Daniel Schwabauer

Early in his career, sci-fi legend Fredrick Pohl teamed with C.M. Kornbluth to write a science fiction adventure about the future of the advertising industry. Kornbluth died in his twenties, too young to fulfill the promise he displays in this short but delightful book from the golden age of science fiction.

The premise: advertising executives run the world.

The plot: Mitch Courtney, a copywriter for one of the world’s most powerful advertising firms, is fighting his way up the corporate ladder when he runs head-first into a conspiracy of world-wide proportions.

What makes it interesting: The thing that lifts The Space Merchants above the plentiful fluff of the genre penned in the 50s and 60s is its prophetic warning about unbridled materialism and its influence on human psychology. While it isn’t a treatise on what’s wrong with American consumerism, I found the book slightly unnerving. The authors give us an inside look at a future that has become all too real. They lift the curtain on marketing techniques void of conscience—techniques that I fear are being used on us every day by companies not all that different from the ones described in the book.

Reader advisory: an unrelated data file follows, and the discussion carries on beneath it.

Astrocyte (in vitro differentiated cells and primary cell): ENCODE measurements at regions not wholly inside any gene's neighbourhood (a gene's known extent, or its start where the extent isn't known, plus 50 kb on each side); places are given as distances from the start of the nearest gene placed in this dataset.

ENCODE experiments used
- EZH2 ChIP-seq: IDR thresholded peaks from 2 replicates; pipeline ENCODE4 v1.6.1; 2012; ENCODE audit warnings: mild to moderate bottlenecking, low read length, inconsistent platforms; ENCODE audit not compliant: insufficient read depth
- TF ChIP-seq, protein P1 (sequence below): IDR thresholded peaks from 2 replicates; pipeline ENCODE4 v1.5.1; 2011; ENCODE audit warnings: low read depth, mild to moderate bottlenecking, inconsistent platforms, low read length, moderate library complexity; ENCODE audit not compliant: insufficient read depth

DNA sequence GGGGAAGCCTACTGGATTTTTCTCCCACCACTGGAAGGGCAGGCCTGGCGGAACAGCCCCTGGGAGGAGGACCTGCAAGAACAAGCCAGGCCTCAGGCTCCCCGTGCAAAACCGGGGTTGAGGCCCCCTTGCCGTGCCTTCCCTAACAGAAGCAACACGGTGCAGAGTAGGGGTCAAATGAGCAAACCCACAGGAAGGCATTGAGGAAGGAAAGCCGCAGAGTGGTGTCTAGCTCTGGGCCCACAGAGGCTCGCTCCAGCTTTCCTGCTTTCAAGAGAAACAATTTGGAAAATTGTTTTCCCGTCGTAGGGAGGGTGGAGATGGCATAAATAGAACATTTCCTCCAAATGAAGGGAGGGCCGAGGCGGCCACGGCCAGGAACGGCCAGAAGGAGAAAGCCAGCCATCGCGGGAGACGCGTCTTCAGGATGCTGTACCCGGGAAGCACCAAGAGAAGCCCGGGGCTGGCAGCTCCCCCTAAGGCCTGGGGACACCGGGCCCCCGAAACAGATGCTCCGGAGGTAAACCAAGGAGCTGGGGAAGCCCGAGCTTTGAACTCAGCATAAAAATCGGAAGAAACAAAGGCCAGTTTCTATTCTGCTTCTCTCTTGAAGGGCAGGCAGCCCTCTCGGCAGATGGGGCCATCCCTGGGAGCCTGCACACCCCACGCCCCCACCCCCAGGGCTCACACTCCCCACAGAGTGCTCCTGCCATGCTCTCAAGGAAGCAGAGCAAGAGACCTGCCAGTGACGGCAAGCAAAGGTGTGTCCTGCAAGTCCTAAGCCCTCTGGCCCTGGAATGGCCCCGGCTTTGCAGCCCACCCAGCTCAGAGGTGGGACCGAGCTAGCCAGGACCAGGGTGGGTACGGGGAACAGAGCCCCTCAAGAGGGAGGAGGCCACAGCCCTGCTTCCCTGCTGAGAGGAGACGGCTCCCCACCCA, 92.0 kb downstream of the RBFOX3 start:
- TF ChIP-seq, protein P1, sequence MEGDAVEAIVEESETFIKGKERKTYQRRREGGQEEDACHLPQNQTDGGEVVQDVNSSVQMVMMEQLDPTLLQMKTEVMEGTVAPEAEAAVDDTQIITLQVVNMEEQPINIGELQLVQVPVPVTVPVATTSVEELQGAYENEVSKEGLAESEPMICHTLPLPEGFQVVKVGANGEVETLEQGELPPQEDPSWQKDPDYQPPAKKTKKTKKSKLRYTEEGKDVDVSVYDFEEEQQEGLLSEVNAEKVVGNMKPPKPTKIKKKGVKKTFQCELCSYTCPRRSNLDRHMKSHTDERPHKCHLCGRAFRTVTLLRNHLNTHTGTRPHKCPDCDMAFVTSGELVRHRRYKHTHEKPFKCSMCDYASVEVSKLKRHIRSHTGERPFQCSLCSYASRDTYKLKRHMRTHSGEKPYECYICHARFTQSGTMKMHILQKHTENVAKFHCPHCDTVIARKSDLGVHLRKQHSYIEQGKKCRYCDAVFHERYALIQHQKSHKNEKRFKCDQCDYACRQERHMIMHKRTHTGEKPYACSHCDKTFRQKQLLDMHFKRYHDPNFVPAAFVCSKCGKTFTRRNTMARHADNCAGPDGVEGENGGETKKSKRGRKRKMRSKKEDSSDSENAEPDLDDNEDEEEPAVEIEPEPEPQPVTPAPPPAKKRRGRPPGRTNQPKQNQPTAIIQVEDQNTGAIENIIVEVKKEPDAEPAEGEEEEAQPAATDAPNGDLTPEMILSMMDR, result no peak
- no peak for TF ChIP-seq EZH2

While I doubt that the novel is destined for literary immortality, it it definitely worth reading….if only to give you a safe, entertaining and disquieting look at the world of “harmless” commercials.

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